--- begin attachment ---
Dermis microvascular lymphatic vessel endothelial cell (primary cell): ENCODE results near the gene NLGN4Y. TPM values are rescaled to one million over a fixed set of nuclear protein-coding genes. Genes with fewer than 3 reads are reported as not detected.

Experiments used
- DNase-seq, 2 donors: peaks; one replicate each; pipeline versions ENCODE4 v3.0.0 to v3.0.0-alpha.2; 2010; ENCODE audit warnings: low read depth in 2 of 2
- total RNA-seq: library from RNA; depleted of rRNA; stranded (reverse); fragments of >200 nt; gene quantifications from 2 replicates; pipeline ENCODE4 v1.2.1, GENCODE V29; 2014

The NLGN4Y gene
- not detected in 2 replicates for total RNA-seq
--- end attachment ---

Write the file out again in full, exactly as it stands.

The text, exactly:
Dermis microvascular lymphatic vessel endothelial cell (primary cell): ENCODE results near the gene NLGN4Y. TPM values are rescaled to one million over a fixed set of nuclear protein-coding genes. Genes with fewer than 3 reads are reported as not detected.

Experiments used
- DNase-seq, 2 donors: peaks; one replicate each; pipeline versions ENCODE4 v3.0.0 to v3.0.0-alpha.2; 2010; ENCODE audit warnings: low read depth in 2 of 2
- total RNA-seq: library from RNA; depleted of rRNA; stranded (reverse); fragments of >200 nt; gene quantifications from 2 replicates; pipeline ENCODE4 v1.2.1, GENCODE V29; 2014

The NLGN4Y gene
- not detected in 2 replicates for total RNA-seq